Third Day's Mac Powell Makes Hard Country Turn
While they were on tour behind 1987's The Joshua Tree, U2 -- either homesick and looking for fun, bored or legitimately curious to see if the people who showed up that early would recognize them -- booked themselves as their own opening act on the Los Angeles, Indianapolis and Hampton, Va. stops under the guise of The Dalton Brothers.
Claiming to be from Galveston, the four Irishmen donned cowboy garb and exaggerated twangs to do a short set of "both kinds of music, country and western" -- originals ("Lucille") and covers such as Hank Williams' "Lost Highway" alike. Of course it was a gag, and even kind of a funny one, but at its heart was U2's sincere (if a little oversincere) interest in American roots music evident in Joshua Tree songs like "Red Hill Mining Town " and "Running to Stand Still."
Country music also struck a chord with Third Day singer Mac Powell. In about 20 years, his Atlanta-based group -- whose music combines the epic guitar sweep of U2 or Pearl Jam with muscular Southern roots-rock -- has sold more than seven million albums, won four Grammys and numerous Dove Awards, and become one of rock's biggest draws on the road (Christian or otherwise).
When the Alabama-raised Powell finished with the promotional duties surrounding Third Day's thirteenth album, 2010's Move, he finally had a chance to do something he'd been wanting to do for years: His own solo country record, the brand-new and self-released Mac Powell. Like one of its songs says, "This Ain't No Hobby" -- this is damn good modern rock-country, with guitars cranked up all the way like a Jason Aldean record but lacking the forehead-smacking lyrics that plague the songs of Powell's fellow Georgian.
Sirius XM's new-country channel The Highway (Sirius XM 59) has already gone and added single "One Mississippi," which never happens for a song on an independent, self-released album. "Finally, we got to a place where I couldn't not do it, Powell told Rocks Off over the phone last week while in a car bound for New York City. His solo tour behind Mac Powell pulls into House of Blues Wednesday night.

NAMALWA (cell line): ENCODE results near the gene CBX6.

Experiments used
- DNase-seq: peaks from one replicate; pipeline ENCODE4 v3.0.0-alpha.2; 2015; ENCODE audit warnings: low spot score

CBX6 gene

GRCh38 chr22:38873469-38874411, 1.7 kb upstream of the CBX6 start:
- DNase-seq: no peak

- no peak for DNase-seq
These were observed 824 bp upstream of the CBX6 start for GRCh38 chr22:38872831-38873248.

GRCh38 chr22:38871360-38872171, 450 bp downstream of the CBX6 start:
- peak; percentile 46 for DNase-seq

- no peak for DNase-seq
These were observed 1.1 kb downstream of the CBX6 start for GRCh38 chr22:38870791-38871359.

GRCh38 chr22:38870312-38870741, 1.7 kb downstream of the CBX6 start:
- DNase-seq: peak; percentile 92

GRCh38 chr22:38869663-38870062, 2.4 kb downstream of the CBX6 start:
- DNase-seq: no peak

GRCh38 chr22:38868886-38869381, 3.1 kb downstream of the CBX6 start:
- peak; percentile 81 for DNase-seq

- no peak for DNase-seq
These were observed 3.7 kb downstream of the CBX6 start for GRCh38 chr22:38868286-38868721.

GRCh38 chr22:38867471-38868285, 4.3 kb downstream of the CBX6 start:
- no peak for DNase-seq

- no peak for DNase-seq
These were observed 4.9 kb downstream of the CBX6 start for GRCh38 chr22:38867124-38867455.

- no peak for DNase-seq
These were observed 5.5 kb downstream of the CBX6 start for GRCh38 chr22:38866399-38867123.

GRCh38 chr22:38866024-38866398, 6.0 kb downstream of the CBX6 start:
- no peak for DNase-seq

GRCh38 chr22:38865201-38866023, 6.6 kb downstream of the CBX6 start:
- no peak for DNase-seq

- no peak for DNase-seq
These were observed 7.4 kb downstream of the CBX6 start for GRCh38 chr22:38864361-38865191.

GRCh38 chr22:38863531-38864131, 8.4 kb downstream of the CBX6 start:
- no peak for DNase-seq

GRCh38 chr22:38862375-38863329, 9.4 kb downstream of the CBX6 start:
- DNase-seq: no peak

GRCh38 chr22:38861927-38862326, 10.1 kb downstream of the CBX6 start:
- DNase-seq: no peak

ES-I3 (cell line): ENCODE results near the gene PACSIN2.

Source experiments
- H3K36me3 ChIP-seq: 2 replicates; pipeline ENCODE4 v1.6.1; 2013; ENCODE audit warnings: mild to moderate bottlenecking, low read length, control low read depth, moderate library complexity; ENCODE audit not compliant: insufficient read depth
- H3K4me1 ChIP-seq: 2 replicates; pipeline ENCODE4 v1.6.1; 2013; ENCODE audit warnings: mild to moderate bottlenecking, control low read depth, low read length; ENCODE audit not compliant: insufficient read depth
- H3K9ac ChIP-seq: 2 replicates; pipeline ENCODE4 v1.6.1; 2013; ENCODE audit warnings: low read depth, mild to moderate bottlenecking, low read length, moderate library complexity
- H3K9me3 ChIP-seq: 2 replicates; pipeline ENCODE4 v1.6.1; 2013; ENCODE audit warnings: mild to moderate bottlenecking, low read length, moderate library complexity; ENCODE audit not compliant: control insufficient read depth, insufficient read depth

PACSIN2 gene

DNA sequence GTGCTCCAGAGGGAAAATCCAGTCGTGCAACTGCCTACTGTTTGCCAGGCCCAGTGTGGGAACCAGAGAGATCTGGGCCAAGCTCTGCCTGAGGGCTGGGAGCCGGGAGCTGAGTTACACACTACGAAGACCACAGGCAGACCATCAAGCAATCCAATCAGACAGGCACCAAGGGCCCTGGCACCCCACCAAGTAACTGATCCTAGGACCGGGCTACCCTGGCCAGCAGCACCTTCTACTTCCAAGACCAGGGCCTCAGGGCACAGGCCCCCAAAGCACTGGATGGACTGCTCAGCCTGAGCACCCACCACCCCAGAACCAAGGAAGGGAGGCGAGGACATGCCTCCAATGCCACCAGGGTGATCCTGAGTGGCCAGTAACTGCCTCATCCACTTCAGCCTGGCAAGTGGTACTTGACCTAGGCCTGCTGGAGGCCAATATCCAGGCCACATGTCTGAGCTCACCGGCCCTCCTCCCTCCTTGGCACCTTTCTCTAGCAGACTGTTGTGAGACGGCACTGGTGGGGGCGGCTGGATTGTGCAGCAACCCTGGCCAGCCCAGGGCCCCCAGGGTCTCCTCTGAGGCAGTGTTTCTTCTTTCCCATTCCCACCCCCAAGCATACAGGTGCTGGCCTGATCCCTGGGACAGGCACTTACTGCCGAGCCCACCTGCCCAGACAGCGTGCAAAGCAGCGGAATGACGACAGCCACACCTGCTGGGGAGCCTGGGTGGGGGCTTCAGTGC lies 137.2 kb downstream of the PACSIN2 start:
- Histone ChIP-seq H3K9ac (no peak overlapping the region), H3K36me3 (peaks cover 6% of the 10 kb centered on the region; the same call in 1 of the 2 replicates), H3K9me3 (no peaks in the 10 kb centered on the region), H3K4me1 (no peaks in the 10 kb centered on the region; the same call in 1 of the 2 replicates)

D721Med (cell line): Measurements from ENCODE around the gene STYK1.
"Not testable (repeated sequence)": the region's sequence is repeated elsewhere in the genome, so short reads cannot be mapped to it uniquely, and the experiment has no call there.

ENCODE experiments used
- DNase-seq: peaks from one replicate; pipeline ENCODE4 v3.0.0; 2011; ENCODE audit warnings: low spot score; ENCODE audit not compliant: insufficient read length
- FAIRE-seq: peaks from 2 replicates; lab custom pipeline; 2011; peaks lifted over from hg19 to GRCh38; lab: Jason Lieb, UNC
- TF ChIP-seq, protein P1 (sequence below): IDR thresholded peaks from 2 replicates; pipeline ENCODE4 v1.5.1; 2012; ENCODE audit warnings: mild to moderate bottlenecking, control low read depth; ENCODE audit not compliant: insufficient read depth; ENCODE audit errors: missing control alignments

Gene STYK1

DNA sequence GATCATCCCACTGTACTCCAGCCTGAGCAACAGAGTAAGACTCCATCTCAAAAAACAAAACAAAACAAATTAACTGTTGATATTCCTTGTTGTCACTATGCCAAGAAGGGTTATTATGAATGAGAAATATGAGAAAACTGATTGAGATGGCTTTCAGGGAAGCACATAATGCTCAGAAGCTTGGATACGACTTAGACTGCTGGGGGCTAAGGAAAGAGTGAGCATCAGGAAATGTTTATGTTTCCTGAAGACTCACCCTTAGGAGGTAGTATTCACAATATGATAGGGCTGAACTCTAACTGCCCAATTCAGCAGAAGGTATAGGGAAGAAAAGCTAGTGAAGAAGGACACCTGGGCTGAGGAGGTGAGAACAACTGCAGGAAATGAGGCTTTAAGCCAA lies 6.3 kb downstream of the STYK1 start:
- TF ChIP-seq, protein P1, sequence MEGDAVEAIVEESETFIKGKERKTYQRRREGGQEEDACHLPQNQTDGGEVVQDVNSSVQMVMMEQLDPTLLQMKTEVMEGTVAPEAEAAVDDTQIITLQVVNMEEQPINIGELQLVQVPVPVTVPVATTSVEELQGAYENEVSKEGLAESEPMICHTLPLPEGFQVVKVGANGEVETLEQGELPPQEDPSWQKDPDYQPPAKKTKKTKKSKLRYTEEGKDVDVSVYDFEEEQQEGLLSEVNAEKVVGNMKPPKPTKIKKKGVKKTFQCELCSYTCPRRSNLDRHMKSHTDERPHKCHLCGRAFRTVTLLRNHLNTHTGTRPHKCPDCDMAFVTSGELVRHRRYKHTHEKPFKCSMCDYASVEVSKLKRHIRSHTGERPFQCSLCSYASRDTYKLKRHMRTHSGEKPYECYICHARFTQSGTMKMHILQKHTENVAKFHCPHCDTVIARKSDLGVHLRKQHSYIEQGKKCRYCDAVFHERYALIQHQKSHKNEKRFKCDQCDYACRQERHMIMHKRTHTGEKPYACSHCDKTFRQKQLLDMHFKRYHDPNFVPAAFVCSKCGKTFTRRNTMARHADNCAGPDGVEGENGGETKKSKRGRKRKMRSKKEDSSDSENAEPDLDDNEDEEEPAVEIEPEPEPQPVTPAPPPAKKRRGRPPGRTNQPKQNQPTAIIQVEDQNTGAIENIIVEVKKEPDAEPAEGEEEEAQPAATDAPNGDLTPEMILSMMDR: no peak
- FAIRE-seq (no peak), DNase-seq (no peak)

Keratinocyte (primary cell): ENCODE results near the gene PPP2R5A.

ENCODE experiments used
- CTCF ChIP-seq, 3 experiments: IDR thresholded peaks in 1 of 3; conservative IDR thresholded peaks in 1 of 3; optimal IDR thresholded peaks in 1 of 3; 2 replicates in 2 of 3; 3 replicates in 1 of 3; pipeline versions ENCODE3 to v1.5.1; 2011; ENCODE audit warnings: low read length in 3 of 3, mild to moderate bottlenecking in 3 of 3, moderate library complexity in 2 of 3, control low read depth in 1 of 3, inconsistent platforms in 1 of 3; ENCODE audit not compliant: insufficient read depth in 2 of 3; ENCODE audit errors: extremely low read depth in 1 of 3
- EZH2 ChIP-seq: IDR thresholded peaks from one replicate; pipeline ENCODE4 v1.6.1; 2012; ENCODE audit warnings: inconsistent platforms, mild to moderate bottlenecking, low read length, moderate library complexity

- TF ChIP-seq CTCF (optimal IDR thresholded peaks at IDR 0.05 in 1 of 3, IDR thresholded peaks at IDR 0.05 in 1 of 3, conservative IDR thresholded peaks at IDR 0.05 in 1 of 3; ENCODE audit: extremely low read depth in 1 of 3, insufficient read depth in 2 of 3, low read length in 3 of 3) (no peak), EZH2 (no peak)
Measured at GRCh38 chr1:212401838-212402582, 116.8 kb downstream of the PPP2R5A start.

Mac Powell: Yeah. I think at first, they were a little scared. But when I really confirmed with them, "Look, this is not the end of Third Day, this is just something that I have always wanted to do but not something I feel like would benefit for the band to do itself.
I think once I explained that to them and confirmed to them that I'm going to keep being the lead singer of Third Day, that eased their minds somewhat. They've been very supportive. We've been together for 20 years and so as brothers, as friends, it's always good to have encouraging people around you to help.
It's been a fun process, and we're looking forward to getting the music out to more people. [Third Day's next album is scheduled for next spring, with Pearl Jam/Black Crowes producer Brendan O'Brien at the controls.]
RO: Are the rest of the guys in the band also country-music fans?
MP: I think one of the other guys is. Mark [guitarist Lee] kind of grew up like I did, listening to it with his parents, so for a while he was a songwriter in Nashville. He definitely did, and that's probably about it. I think everybody has an appreciation for it, you know, but doesn't necessarily listen to it all the time.
RO: What about your fans? Do you know that a lot of them are into country, or do you have any idea?
MP: I'm still trying to figure that out. I think there's definitely a lot of fans out there who like it. I've received a lot of tweets, and then from just talking to people at the shows, a lot of them say, "Well, I don't really listen to country music. I didn't think that I liked it, but I listened to your record and loved it, so you definitely made me a fan of country music now."
I don't know what the percentage is. I definitely had some fans before that listened to it, and some fans that are now listening to it because of my record.
RO: I read that when you saw what Darius Rucker did, that helped you make the decision to make the country record. What about that helped inspire you to do this?
MP: Well, just for the very fact that here's a guy who has been in a rock band, you know, as long if not longer than I have, and then he goes and makes a great record, now two great records, and he's successful at it.
I don't know him personally, but it seems like he kind of finds that perfect balance of being able to do both things, and yet has given everything he has to be able to support his records and reach his fans. That was a really big thing for me, to see that it can be done.